Much has been written (and published in English too), about Stalin's mass concentration and heavy labour camps known as "The Gulag". A lot of this material is written with an emphasis on the development of Stalin-ism, the consolidation of the Soviet dictatorship, The Great Purges and so forth - and is weighted towards Moscow in its focus. In such books, The Gulag is a monstrous reality to which people are routinely sent and rarely return; but yet The Gulag itself remains resolutely off-stage. Studies of Stalin's USSR of this type focus for instance on the weakening of Red Army in the purges and its subsequent unreadiness to face Nazi aggression in 1939.
Another raft of literature grieves the lives of victims lost to the terror, to the camps, show trials and to the labour camps. Again however, much of this is written in the memoirs of those left behind, who grieved a loss they felt in St Petersburg, Moscow or Kiev. Some memoirs of those dispatched to Siberia do exist; but the vast majority of the poor souls taken by the NKVD had no means of leaving any record of their experiences. Nevertheless some reports of Gulag prison life have survived.
Fyodor Mochulsky's time spent in Stalin's Gulags, in places such as Perchorlag in The Arctic Circle; lead to quite different memoirs. Mochulsky was a young railway engineer when he was sent to oversee the extension of the Soviet rail network, far across the tundra to the coal fields of the North. The Soviet planners had correctly understood that a Nazi invasion would quickly capture the coal reserves of the West of the Soviet Empire - and that accessing vast quantities of coal would be essential for the forthcoming war effort. This was both as fuel for their own war effort, and as a trade for essential supplies from the Allies. With little choice, Mochulsky found himself the boss of a team of slave labourers, both criminals and political prisoners, digging cuttings, raising embankments and bridges and driving rails across vast frozen territories.
As a memoir, "Gulag Boss" is an unusual read. Although he was a part of one of the greatest ideological movements of the twentieth century, in a vast system of persecution and exploitation - we learn remarkably little of what Mochulsky made of it all. While it seems that as a post-revolutionary child he was thoroughly propagandised into accepting the basic premise of The Soviet Union's Marxist-Leninist project; he offers little by way of reflection on it - or on the daily brutality which unfolded from it. One would expect an autobiography to be a self-justifying series of recollections, and there is plenty of material of that nature here. What is odd though is the almost complete lack of any sense of the brutality of the system, or of Mochulsky himself being involved or implicated in it. On one occasion he admits to be being threatened by the system; but he barely reflects at all on his role as an enforcer of its systematic exploitation. Part of this, no doubt, is that much of his time was spent as part of the war effort against the Nazi's in which huge sacrifices were made across the board - and so the slavery in which he was implicated was less distinct from the norm.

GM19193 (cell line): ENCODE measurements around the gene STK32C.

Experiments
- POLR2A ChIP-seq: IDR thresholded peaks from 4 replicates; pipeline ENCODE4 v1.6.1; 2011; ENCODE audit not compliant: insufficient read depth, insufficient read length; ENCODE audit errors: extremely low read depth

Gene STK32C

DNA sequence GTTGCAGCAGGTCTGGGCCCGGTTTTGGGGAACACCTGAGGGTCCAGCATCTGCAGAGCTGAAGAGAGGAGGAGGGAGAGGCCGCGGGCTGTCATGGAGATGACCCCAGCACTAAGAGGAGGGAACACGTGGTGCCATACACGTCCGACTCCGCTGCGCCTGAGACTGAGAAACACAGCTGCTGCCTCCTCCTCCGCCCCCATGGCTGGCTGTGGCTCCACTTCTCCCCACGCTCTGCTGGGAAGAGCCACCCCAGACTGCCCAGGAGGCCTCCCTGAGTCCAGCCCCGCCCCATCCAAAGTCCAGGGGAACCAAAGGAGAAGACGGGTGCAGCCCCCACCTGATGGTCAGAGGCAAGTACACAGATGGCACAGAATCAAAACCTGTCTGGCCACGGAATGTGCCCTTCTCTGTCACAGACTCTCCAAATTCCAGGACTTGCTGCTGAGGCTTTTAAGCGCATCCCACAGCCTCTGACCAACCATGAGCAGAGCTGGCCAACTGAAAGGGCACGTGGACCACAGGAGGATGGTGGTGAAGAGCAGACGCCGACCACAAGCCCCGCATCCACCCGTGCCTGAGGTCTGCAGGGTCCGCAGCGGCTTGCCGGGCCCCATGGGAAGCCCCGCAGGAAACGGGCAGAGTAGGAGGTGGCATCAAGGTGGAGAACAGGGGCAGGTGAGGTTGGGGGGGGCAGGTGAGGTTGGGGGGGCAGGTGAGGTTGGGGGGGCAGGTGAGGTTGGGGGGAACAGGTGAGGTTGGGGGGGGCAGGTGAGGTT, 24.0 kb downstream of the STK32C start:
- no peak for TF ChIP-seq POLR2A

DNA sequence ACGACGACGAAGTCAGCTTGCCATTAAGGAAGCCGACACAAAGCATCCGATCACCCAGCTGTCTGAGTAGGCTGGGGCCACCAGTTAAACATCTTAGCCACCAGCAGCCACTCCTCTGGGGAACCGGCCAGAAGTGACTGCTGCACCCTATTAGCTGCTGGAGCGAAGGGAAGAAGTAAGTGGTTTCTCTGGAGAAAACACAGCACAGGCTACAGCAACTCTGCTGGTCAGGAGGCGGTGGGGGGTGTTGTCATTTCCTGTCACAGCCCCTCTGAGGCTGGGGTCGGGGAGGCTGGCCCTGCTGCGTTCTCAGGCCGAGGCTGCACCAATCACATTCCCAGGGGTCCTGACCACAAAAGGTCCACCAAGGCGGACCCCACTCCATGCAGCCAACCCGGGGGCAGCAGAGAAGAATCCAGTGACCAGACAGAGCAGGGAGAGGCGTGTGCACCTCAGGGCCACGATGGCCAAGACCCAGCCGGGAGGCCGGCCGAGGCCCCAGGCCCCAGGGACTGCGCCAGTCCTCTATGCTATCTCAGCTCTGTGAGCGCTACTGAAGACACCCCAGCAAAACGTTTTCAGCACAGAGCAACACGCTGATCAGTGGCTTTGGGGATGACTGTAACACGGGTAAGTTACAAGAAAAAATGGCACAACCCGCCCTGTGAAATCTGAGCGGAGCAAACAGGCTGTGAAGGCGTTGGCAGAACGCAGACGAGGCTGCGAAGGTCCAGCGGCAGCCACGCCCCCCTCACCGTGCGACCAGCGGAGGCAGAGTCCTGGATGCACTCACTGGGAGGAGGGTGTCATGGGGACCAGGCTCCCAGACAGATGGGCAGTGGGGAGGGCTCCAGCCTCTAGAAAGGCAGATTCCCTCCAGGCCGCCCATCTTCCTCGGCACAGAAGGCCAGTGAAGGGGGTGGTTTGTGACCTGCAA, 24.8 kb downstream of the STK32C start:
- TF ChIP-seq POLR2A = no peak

Mochulsky added a PS at the end of the book containing unanswered questions he has about the validity of Stalin's methods. Strangely though, in the course of his narrative there is no sense that he sat by his stove in his remote Arctic hut, vexed and tormented by his posting, or wrestling its ideological underpinning. Perhaps the most surprising and long-lasting aspect of this book is that this Gulag-boss was more interested in the infrastructure of the railways than in the workers who toiled to construct it. His memoirs do nicely describe some of the more eccentric or notable characters he met on his travels (and there certainly are some colourful ones), but there is little mention of workers dying in the freezing conditions, or of frostbite and hypothermia. The reader is left with many stories of inter-prisoner violence; but no information about who Mochulsky may have beaten, or shot, or ordered to be shot, or simply allowed to be beaten. We know that this system was created by Stalin, who was personally responsible for the presence of many of the political prisoners on the railway - but what Mochulsky actually thought of Stalin we do not find out. This man, a small cog in the vast oppressive Stalinist wheel, describes gulag management with astonishing technocratic detachment. While his descriptions of skiing miles across tundra, or searching for rails beneath the snows are rich; his social history could have described life in a post office or supermarket - for all its engagement or insight. For Mochulsky, the gulag was simply a place of work and he was good at his job.
Its perhaps hard to know why Fyodor Mochulsky decided to write and publish his memoirs late in his life after the end of the Soviet Union he had known. Nevertheless the document he has left, which avoids almost all the major questions but emphasises what an efficient manager he was, and how well he exceeded his production quotas; is a fascinating and unique insight into a dark and concealed corner of history. Oppression it seems is not only the work of ideologically driven tyrants and warriors; it is delivered by dull men who are just doing their jobs.